Last week we started to Make a Thing in Solidworks. We got as far as sketching and extruding the base. This week we’ll make the back portion. We’ll use some of the same techniques in Part I and a few new features such as 3D filleting and the Hole Wizard.
As you know, this is not the first ‘Making a Thing’ tutorial. In case you missed them, the softwares previously covered in the 3D Printering series are:
Continue reading “3D Printering: Making A Thing With Solidworks, Part II”
We’ve seen some of [Connor]’s work before, and it looks like he’s now turning to product design. He’s come up with an adapter for the Raspberry Pi to control a few wireless wall socket relays, allowing anyone with a Pi to control lights, coffee makers, TVs, and anything else that falls under the very broad home automation banner.
The system uses a 315MHz radio breakout board for a Raspberry Pi to control the relays in one of three wall socket adapters. There’s a script running on the Pi with a very nice GUI to turn the lights on and off.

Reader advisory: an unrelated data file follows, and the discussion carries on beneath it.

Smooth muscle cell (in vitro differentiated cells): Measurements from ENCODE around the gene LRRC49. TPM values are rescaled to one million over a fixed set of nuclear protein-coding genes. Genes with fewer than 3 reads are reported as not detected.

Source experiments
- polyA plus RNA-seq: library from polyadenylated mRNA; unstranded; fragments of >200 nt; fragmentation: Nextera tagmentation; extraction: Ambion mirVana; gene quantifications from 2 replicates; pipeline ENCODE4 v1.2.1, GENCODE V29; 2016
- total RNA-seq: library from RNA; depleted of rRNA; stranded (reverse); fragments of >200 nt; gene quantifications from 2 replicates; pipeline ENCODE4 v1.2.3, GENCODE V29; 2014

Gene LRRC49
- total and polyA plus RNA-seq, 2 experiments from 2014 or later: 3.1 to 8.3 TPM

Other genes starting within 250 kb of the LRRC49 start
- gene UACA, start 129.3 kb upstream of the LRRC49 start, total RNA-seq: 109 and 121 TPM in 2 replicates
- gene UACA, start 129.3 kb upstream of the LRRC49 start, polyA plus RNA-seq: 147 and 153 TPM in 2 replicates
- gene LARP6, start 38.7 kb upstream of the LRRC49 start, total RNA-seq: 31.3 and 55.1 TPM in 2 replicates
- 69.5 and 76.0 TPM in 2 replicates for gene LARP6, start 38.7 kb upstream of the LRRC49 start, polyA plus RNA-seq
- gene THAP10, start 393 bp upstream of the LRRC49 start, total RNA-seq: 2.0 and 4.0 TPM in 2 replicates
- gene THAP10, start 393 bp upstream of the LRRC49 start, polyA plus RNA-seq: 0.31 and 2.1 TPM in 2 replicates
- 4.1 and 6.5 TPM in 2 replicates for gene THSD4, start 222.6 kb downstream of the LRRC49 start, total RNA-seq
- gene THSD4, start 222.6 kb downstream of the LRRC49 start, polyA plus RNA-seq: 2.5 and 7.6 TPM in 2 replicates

[Connor]’s product is extremely similar to a certain WiFi-enabled wall-plug relay system controlled by a smartphone, and to that end, he’s decided to call his device the Belchin’ Emo Switch. The name might need work, but he’s selling three Raspberry Pi-controlled wall plugs for the same price of one wall plug from Brand A.
Below you’ll find [Connor]’s videos for his device. You can also check out this reddit thread where he shows off just how open source he can be; there are part suppliers and even how he’s packaging this system for shipment.
Continue reading “Wireless AC Control With The Raspberry Pi”
LulzBot is yet again giving away a few of their very fancy and well-reviewed 3D printers away to a few hackerspaces.
This isn’t the first time LulzBot has given away a few of their printers; a year and a half ago, they gave away eight AO-100 printers and they also donated one to our ‘ol buddy [Caleb] for TheControllerProject, a forum to connect disabled gamers to people who have the means and ability to make custom gaming controllers.
The rules for this giveaway are simple: Be a hackerspace, and display, “creativity and contributions to the free software and open hardware community.” It’s as simple as that. If you’re a hackerspace without a 3D printer – which would be somewhat astounding at this point – here’s your chance to get one of the best 3D printers around.
The contest will be open starting March 1 and ends on March 14, with entry requiring a hackerspace fill out a form somewhere on the LulzBot servers.